Advertisement

Neurocritical Care

, Volume 29, Issue 3, pp 496–503 | Cite as

Cerebral Metabolic Changes Related to Oxidative Metabolism in a Model of Bacterial Meningitis Induced by Lipopolysaccharide

  • M. Munk
  • F. R. Poulsen
  • L. Larsen
  • C. H. Nordström
  • T. H. Nielsen
Translational research

Abstract

Background

Cerebral mitochondrial dysfunction is prominent in the pathophysiology of severe bacterial meningitis. In the present study, we hypothesize that the metabolic changes seen after intracisternal lipopolysaccharide (LPS) injection in a piglet model of meningitis is compatible with mitochondrial dysfunction and resembles the metabolic patterns seen in patients with bacterial meningitis.

Methods

Eight pigs received LPS injection in cisterna magna, and four pigs received NaCl in cisterna magna as a control. Biochemical variables related to energy metabolism were monitored by intracerebral microdialysis technique and included interstitial glucose, lactate, pyruvate, glutamate, and glycerol. The intracranial pressure (ICP) and brain tissue oxygen tension (PbtO2) were also monitored along with physiological variables including mean arterial pressure, blood glucose, lactate, and partial pressure of O2 and CO2. Pigs were monitored for 60 min at baseline and 240 min after LPS/NaCl injection.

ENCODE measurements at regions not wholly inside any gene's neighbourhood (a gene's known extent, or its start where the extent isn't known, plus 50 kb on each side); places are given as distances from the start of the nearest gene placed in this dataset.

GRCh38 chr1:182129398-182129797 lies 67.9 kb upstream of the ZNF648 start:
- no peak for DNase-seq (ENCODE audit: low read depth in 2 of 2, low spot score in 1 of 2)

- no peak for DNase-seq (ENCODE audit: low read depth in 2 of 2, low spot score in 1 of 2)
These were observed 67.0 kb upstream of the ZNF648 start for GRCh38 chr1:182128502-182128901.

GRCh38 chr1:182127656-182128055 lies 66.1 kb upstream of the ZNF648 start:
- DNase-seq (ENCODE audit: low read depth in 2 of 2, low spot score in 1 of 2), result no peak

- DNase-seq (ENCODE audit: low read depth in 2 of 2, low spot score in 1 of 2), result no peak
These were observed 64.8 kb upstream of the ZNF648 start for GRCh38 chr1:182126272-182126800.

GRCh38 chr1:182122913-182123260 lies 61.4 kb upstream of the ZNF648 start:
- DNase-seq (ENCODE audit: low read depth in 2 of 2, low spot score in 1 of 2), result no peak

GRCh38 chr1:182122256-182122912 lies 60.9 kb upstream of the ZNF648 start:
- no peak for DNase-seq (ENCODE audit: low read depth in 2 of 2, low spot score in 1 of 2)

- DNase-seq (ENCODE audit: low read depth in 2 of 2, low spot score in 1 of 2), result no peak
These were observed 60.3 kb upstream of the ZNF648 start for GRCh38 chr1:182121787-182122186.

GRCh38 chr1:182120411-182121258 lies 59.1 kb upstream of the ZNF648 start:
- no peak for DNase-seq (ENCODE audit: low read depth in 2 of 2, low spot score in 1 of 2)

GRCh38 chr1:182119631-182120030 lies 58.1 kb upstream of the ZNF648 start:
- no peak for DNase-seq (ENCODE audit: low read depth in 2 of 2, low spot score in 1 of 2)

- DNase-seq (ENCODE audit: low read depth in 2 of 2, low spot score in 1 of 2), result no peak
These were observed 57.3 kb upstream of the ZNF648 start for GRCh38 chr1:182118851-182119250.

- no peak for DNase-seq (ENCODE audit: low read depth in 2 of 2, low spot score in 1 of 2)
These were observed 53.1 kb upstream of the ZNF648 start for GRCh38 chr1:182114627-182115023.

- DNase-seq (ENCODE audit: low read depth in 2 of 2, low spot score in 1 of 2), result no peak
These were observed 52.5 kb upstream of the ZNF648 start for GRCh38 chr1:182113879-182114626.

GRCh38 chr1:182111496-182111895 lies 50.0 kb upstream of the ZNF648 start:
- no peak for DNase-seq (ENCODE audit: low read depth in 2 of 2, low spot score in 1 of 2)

Results

After LPS injection, a significant increase in cerebral lactate/pyruvate ratio (LPR) compared to control group was registered (p = 0.01). This increase was due to a significant increased lactate with stable and normal values of pyruvate. No significant change in PbtO2 or ICP was registered. No changes in physiological variables were observed.

Conclusions

The metabolic changes after intracisternal LPS injection is compatible with disturbance in the oxidative metabolism and partly due to mitochondrial dysfunction with increasing cerebral LPR due to increased lactate and normal pyruvate, PbtO2, and ICP. The metabolic pattern resembles the one observed in patients with bacterial meningitis. Metabolic monitoring in these patients is feasible to monitor for cerebral metabolic derangements otherwise missed by conventional intensive care monitoring.

Keywords

Meningitis Lipopolysaccharide Microdialysis Mitochondrial dysfunction 

Notes

Compliance with Ethical Standards

Conflict of interest

The authors declare that they have no conflict of interest.

Supplementary material

12028_2018_509_MOESM1_ESM.jpg (226 kb)